Scream (1996)

People in movies often refer to movies.  And why, not?  They are a big part of our lives.  However, when it comes to remakes, it is necessary that the characters in those movies be unaware of the original.  For example, in the remakes of Invasion of the Body Snatchers (1956), the characters exist in a world much like our own with one notable exception:  it is a world in which the original movie does not exist.  Of course, the 1978 version alluded to the original when Kevin McCarthy was seen running down the street screaming, “You’re next!”  But that was just an inside joke with the audience.  No one in the movie said, “Isn’t that the actor who was in that body snatcher movie?”

Remakes aside, the characters in a horror movie are usually unaware of horror movies in general. The very title I Was a Teenage Werewolf (1957) tells us that this is a late entry into the genre.  And yet, it appears that no one in this movie has ever seen a werewolf movie.  When law enforcement officers are perplexed about the nature of a recent murder, Pepe the janitor (Vladimir Sokoloff), having looked at a photograph of the murder victim and crossed himself in terror, says he knows what killed the boy.  He tells Officer Stanley (Guy Williams) that the boy was killed by a werewolf.  Speaking with an East European accent, Pepe tells of a how in the Old Country, when he was a little boy living in a village in the Carpathian Mountains, there was a story, passed down from generation to generation, of men who became like wolves when the evil eye was upon them.  Stanley acts as though he has never heard of such a thing, and Pepe has to explain to him what a werewolf is.  In real life, Stanley would have said, “Oh yeah, there was a wolf man in that Abbott and Costello movie I saw last week at the Bijou.”

In defense of this decision to make characters in a horror movie seem to exist in a world where no one has ever seen a horror movie, the reason is that it would be like breaking the fourth wall, which interferes with our ability to suspend disbelief.  Had Officer Stanley alluded to having seen a werewolf movie, it would have reminded the audience that what they were watching was also just a movie, which would undermine the movie’s ability create an atmosphere of terror and suspense.  When this happens, the movie tends to also be a comedy.

I can’t say that An American Werewolf in London (1981) is the first movie in which people have an awareness of werewolf movies, but it is the first one to do so in a big way.  Two American college students, David (David Naughton) and Jack (Griffin Dunne) are hiking through England.  They stop at an inn called the Slaughtered Lamb, and one of them comments on the pentangle on the wall, saying, “Lon Chaney Jr. at Universal Studios said that’s the mark of the wolf man.”  After they leave, they are attacked by a werewolf.  Jack is killed, but David is only wounded.  Jack comes back from the dead to tell David that all that stuff about werewolves is true, and that David has become one himself.  It is interesting that though these two characters are Americans, yet the setting is in England, much in the way that the Lon Chaney character, Lawrence Talbot, in the movie referred to above, The Wolf Man (1941), returns from America to his ancestral home in Wales, and it is there that he first learns about werewolves.  In other words, in the Old World, they know about werewolves from legends they are told from the time they are young; here in the New World, we know about werewolves from the movies.  Unless we are in a movie, and then we might be oblivious.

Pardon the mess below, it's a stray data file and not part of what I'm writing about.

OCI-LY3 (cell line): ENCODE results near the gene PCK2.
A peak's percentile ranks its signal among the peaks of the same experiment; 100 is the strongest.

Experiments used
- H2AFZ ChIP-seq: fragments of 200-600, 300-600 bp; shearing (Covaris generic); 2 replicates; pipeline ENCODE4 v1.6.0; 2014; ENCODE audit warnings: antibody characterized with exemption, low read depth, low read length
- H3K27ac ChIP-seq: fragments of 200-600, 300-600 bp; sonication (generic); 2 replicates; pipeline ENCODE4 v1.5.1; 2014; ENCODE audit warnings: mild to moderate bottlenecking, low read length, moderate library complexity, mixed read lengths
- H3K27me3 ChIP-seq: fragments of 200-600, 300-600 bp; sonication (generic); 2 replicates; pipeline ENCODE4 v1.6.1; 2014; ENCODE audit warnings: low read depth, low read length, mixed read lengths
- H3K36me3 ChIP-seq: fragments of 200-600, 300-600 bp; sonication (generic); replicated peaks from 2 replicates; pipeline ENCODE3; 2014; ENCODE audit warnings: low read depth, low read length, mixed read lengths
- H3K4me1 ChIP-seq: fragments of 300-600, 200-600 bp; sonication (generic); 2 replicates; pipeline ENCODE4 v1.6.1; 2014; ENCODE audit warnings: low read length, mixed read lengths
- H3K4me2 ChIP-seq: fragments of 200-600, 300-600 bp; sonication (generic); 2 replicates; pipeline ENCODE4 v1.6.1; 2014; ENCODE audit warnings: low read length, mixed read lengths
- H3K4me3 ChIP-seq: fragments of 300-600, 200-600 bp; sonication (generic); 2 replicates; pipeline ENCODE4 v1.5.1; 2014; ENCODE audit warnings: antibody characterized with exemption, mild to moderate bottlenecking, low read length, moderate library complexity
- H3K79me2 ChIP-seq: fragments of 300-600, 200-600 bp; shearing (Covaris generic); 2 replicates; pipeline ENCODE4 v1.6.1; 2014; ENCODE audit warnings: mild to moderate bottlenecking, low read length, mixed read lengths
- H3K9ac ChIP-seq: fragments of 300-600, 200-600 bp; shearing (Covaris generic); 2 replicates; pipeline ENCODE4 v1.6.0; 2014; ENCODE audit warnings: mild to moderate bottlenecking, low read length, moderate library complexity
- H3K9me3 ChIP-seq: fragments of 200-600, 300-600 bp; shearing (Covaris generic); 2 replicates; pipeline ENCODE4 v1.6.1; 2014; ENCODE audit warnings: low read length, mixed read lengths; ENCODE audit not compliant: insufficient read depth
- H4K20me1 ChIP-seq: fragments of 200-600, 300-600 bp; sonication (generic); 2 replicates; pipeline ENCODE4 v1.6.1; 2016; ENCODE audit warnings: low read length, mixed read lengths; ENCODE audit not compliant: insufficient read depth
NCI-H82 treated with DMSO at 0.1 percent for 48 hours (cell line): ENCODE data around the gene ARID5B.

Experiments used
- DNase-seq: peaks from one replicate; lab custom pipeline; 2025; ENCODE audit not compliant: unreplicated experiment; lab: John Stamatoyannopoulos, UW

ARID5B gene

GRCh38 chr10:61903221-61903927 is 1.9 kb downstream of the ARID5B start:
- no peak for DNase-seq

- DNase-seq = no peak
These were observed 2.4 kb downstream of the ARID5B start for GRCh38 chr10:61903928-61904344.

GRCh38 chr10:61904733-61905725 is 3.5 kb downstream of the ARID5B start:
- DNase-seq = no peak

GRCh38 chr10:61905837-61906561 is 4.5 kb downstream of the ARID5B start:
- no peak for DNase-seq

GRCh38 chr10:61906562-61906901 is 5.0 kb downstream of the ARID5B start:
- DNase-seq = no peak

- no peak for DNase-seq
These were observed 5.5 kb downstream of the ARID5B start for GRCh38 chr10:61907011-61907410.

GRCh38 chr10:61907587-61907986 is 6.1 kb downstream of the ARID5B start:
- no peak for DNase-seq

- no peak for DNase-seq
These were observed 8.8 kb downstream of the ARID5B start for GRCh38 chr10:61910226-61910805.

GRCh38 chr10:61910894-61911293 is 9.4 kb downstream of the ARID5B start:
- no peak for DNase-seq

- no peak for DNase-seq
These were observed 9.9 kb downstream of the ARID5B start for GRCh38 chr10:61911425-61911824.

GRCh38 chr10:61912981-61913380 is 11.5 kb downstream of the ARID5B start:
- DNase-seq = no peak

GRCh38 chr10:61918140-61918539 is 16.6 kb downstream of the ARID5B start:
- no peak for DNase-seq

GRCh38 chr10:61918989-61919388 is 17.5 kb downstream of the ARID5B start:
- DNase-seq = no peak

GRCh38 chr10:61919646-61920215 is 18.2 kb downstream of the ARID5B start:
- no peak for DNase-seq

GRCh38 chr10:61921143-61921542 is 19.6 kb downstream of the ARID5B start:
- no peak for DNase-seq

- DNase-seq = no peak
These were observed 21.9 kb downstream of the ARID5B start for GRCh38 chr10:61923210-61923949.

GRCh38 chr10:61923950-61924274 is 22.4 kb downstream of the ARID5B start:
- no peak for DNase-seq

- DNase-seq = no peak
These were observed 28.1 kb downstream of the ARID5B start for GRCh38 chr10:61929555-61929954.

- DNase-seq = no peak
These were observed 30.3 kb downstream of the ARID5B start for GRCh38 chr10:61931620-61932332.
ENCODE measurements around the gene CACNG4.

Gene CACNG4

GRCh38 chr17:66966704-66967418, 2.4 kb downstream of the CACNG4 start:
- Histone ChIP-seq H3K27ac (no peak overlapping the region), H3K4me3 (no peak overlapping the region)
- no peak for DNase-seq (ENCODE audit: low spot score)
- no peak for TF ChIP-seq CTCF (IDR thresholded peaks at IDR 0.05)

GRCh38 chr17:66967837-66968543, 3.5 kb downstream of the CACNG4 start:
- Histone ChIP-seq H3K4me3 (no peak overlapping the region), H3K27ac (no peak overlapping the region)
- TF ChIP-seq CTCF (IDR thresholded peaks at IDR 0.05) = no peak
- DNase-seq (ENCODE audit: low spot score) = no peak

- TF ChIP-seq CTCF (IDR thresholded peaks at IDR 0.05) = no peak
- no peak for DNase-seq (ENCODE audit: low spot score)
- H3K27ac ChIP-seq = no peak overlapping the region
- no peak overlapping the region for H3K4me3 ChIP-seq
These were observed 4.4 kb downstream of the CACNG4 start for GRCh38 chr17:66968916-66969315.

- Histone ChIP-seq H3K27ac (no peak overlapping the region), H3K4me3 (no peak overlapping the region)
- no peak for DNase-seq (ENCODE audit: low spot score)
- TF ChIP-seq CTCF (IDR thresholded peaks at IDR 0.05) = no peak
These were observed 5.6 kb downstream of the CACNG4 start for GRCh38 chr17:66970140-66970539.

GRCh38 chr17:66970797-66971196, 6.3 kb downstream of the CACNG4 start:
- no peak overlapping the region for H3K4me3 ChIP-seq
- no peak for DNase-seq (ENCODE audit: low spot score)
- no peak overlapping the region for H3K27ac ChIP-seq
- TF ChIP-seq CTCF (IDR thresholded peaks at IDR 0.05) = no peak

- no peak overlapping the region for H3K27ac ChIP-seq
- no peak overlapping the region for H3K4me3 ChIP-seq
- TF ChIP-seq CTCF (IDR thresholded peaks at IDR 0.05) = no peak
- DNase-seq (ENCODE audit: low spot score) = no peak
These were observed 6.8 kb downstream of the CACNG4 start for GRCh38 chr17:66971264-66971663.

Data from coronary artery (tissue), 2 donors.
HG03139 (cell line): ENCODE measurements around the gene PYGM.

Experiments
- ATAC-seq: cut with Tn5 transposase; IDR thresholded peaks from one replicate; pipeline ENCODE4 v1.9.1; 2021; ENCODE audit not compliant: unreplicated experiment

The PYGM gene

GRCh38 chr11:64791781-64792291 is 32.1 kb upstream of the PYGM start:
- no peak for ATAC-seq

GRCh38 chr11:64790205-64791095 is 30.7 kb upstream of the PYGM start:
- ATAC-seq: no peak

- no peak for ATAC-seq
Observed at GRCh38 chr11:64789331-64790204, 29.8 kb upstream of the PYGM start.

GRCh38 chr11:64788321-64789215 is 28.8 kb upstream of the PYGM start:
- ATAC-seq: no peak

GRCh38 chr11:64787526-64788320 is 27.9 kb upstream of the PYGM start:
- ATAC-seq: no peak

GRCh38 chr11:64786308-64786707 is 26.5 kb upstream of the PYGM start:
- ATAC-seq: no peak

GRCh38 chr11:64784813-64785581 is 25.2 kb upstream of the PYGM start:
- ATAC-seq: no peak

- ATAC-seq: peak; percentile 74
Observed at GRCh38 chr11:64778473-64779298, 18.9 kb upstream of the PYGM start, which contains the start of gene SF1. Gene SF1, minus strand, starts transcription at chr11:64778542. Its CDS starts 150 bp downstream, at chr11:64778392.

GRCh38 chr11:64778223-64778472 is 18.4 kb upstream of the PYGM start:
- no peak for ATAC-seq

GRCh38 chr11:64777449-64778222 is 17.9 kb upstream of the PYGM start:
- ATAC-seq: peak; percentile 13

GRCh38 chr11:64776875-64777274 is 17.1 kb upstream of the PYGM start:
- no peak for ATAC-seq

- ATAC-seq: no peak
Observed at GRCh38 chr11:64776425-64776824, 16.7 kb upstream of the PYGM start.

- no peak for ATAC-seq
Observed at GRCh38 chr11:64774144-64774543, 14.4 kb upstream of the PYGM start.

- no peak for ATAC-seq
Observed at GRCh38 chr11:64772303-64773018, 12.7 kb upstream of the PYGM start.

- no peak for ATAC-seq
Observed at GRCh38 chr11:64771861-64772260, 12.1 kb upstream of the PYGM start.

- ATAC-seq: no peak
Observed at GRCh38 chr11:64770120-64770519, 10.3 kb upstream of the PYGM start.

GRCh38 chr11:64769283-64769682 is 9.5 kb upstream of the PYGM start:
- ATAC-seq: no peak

In Fright Night (1985), teenager Charley Brewster suspects that his new next-door neighbor, Jerry Dandridge, is a vampire.  That would be scary enough, but the real dread is oedipal.  Vampires in the movies always seem to have sexual implications, and Charley’s mother, who is divorced, is attracted to Dandridge.  It is not uncommon for a teenage boy to be disturbed by the prospect of his mother having sex with another man, especially an attractive mother who tells her son in the middle of the night about a dream she had:  “I was at this white sale and suddenly realized I was stark naked.”

Now, you may be thinking I’m going overboard with this Freudian interpretation.  And indeed, if such a thing happened in real life, a mother telling her son about a dream she had in which she didn’t have any clothes on, it wouldn’t necessarily mean anything.  But writer and director Tom Holland, who also was the writer for Psycho II (1983) and Child’s Play (1988), a couple of other movies about a boy and his strange relationship with his mother, deliberately wrote that line into this movie.  He could have had Charley’s mother tell her son any one of a hundred other dreams, but Tolland, with malice aforeplay, decided to have her tell her son about a dream that encourages him to imagine her naked.

Anyway, Charley consults his friend, Evil Ed, who knows a lot about vampires from watching movies on the eponymous late show.  One item on Evil Ed’s list of vampire traits is that a vampire cannot enter your house unless invited in.  Wouldn’t you know it, no sooner does Charley get back home than he finds Dandridge in his house, having been invited in by his mother, who seems to find Dandridge quite charming.  In Freudian terms, the house represents her vagina, which Dandridge has entered after having been invited to come inside.